By John Mott-Smith

Cross Posted from the Davis Enterprise From page A10 | July 06, 2016

Each year I try to assemble data from each of the cities, and Yolo County, on the number of solar photovoltaic systems installed on homes and businesses. The quality of record-keeping varies but each jurisdiction has a pretty good handle on the numbers for their community, with those that have an adopted Climate Action Plan generally providing the best data.

The numbers for systems installed in 2015 indicate that rooftop solar is really taking off in Yolo. Much of this activity can be ascribed to the federal 30-percent tax credit, which was recently extended for five years.

But it also seems that something else is going on: The Paris Climate Talks shined a light on what appears to be a global paradigm shift with virtually every nation moving away, at varying speeds, from fossil fuels and to renewable sources of energy. It is, at times, not easy to see the big picture and we in Yolo County certainly exist within a small bubble of progressive policy, but it looks like the planet is, in fact, in the process of a transformation.

That’s a pretty big statement to make, and requires substantiation to separate it from a hope or opinion and I will do that in a future column, but this one is about solar in Yolo, in particular, solar PV.

So, starting with Davis. Back in 2010 the city adopted a Climate Action Plan that included a goal of about 1,750 rooftop solar PV systems by 2015. City staff recently reported to the City Council that, according to data from PG&E, not only did the city meet this goal, it surpassed it, with a total of 2,360 rooftop systems, of which 2,229 were on single-family residential buildings, with an installed capacity of a tad more than 10 megawatts of electricity.

Systems installed on non-residential (commercial, municipal, schools, etc.) properties added another 19 megawatts. Together, these systems are producing about 20 percent of the ”total annual community electricity demand.” Not too shabby.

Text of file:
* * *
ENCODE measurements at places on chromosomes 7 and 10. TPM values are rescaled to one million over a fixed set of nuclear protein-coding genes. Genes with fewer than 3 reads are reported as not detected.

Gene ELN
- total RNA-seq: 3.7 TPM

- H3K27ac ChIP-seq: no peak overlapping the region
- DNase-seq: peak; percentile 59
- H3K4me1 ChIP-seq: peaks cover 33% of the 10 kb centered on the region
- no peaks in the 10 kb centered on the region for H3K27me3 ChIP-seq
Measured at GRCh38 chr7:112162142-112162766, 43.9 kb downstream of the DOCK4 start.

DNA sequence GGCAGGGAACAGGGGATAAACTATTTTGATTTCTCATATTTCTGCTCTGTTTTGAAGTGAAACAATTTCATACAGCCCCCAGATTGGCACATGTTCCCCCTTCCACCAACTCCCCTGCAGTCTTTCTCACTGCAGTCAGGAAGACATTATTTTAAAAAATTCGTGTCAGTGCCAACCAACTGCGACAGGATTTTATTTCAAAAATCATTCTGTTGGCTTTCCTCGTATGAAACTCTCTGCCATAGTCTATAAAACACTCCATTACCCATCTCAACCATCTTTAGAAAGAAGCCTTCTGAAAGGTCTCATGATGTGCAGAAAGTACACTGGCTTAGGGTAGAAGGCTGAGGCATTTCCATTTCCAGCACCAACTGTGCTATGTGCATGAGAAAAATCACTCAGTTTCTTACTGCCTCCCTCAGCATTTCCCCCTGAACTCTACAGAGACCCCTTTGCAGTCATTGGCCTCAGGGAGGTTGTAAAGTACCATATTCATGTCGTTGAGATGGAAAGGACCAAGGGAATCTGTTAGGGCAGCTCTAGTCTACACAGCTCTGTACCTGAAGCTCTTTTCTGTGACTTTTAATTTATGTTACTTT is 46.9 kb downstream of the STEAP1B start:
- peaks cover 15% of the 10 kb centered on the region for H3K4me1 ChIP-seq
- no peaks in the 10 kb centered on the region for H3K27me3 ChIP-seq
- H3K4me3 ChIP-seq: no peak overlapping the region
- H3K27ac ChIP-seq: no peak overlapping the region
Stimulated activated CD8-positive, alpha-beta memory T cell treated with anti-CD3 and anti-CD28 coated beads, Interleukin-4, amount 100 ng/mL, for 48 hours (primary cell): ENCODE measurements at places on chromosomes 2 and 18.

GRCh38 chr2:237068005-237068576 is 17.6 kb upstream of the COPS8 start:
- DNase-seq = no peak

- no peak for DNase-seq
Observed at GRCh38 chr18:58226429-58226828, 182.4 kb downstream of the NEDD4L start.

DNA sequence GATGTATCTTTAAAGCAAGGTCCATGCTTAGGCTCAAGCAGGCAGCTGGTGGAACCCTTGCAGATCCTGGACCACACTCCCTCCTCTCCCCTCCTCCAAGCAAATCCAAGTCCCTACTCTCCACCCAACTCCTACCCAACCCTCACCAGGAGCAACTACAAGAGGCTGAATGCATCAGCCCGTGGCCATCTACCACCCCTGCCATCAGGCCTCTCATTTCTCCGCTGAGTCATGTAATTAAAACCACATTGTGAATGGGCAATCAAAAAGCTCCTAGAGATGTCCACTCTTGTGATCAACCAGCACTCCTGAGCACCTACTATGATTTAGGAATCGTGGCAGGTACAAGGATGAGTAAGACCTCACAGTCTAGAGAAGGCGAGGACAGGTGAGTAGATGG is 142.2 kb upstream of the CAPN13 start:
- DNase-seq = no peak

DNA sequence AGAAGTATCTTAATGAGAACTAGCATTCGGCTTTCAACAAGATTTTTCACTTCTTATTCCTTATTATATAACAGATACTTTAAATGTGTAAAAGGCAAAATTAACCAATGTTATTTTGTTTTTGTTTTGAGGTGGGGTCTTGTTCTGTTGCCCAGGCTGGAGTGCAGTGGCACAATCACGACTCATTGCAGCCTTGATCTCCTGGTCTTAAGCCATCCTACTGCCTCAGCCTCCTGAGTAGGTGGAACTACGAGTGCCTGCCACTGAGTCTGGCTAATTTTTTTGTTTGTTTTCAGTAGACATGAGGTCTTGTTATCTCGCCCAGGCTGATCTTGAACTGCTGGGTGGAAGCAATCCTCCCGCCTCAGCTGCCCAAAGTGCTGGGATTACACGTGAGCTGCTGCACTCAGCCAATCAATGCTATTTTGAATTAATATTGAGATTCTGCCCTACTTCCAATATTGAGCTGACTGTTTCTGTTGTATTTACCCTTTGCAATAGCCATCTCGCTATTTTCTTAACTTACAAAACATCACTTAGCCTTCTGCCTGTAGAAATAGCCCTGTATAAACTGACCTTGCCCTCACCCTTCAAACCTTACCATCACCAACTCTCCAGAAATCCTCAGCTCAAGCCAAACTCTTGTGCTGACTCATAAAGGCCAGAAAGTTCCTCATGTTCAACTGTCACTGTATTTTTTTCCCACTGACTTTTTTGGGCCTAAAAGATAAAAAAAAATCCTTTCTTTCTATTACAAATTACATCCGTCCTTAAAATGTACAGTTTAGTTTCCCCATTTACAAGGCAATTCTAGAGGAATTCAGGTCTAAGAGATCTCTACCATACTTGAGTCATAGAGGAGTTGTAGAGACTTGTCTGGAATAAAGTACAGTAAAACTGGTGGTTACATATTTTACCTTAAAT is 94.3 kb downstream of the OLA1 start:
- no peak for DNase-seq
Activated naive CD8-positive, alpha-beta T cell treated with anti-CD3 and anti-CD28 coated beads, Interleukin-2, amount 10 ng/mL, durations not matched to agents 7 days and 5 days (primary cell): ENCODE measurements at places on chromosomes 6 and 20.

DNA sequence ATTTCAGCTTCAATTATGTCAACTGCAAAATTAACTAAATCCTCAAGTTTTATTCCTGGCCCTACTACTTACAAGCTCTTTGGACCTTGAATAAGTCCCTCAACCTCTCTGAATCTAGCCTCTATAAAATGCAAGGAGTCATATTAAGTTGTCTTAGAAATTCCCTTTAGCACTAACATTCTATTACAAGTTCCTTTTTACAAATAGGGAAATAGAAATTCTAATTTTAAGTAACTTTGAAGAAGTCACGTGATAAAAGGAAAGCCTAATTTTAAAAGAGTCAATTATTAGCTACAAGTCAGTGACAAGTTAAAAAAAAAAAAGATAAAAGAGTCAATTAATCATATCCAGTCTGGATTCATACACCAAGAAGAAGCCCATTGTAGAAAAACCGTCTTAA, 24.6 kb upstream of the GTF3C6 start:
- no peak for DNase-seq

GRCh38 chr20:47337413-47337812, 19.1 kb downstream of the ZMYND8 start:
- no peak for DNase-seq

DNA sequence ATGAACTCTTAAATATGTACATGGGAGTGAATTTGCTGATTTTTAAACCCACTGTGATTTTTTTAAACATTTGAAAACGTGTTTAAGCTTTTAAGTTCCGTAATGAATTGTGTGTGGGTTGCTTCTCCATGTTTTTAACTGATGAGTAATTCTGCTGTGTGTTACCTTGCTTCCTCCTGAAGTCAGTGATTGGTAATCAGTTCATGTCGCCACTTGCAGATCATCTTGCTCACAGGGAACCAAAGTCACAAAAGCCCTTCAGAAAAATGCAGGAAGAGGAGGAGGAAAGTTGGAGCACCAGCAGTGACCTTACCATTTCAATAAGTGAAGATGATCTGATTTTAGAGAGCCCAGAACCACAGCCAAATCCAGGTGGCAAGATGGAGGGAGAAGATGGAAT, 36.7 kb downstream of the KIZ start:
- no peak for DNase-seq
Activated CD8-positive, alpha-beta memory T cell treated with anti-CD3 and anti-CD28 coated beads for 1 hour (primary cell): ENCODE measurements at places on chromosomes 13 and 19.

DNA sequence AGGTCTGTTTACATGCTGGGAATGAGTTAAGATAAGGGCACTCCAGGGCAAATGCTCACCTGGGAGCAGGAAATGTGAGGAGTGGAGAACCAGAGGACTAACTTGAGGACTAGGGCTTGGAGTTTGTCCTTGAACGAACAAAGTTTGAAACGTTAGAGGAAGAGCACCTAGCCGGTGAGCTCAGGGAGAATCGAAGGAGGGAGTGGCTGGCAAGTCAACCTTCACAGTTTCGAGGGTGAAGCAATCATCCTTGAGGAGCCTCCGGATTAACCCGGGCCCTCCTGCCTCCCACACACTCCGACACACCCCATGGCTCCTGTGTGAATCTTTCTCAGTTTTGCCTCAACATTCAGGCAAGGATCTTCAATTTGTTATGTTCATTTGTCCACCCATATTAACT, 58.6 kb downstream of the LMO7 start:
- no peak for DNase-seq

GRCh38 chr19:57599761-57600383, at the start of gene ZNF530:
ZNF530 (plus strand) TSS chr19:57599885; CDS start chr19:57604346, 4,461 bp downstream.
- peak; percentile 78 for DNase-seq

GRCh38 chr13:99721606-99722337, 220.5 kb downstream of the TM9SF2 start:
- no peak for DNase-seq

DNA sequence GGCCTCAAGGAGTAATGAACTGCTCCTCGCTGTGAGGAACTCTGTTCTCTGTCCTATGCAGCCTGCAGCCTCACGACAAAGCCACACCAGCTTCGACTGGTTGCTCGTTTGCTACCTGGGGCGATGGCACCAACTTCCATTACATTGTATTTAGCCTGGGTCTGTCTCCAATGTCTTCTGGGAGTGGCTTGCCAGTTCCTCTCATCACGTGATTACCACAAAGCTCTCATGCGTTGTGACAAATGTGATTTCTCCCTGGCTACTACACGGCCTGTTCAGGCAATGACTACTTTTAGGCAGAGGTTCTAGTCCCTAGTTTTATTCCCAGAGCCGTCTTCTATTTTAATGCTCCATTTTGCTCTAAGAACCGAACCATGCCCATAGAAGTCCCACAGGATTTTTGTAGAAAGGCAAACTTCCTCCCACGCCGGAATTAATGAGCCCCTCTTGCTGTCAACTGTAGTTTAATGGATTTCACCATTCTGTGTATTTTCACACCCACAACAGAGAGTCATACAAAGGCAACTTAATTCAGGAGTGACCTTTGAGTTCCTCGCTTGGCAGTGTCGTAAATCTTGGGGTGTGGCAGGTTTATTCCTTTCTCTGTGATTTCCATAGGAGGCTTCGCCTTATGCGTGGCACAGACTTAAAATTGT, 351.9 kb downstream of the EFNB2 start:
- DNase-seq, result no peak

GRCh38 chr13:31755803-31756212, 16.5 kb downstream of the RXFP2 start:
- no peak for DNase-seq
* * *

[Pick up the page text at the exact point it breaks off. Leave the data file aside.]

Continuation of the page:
Rather than rest on our laurels, staff recommended, and the council approved, setting new goals for the year 2020. First, double the number of single-family residential rooftop systems to a total of 4,500. This would mean that approximately 50 percent of owner-occupied single-family homes in Davis would have solar panels on their roofs.

A “business as usual” approach that relies mostly on private efforts to identify new customers might get us there. The average number of new systems installed has been just under 350 per year over the past five years, but if the 2015 number (440) is matched or exceeded, the city will reach its goal.

But, staff is not noted for sitting on its hands when facing a challenge, and noted that adoption of the new goals by the City Council dovetails with the launching of a Cool Davis community outreach campaign (“Double Up On Solar”) to accelerate the pace of new PV installations.

At any rate, PV on 4,500 owner-occupied single-family homes may be approaching the maximum penetration rate for the city, given that a large percentage of homes have shading, orientation or other reasons making solar infeasible.

Fortunately, there is a pathway even for these homes. The city, in conjunction with the county, recently voted to form a Community Choice Energy program that permits the city/county to decide the source of electricity consumed by residents and businesses. Assuming an initial mix of about 50 percent from renewables, every ratepayer — whether an owner or renter, whether we have solar on our roofs or not — can claim participation in the challenge of reducing greenhouse-gas emissions.

The city of Woodland’s Climate Action Plan set a goal for 2020 of 5,000 residential rooftop systems producing 13 megawatts of electricity, based on an assumption of an average system size of 2.7 kW. Data on actual installations thus far, however, indicates an average of 4.07 kW per installation. So generating capacity for 5,000 rooftop systems actually would produce just over 20 megawatts.

Woodland has good data back to 2005. Adding in data from PG&E back to 2000 results in 1,590 residential rooftop systems in Woodland producing about 6.5 megawatts. Add in the commercial sector (3.0 MW), schools (an estimated 2 MW) and municipal installations (2.4 MW) and the city has nearly 14 MW on its way to its goal of 40 MW from renewable sources.

Woodland didn’t have as many early adopters as Davis but the number of systems installed has been doubling over the past few years, culminating in 651 residential systems installed in 2015 and nearly 150 in just the first three months of 2016.

For its part, West Sacramento indicates 416 PV systems installed in 2015. It doesn’t track the generating capacity of installed systems, but using an average of 4.5 kW results in nearly 2 megawatts in 2015 alone.

The city of Winters had 90 systems installed in 2015, pretty darn good for such a small town.

Unfortunately, Yolo County’s tracking system broke down so there is not a number for the unincorporated areas of the county for 2015.

— John Mott-Smith is a resident of Davis; his Enterprise column is published on the first and third Wednesdays of each month. Send comments to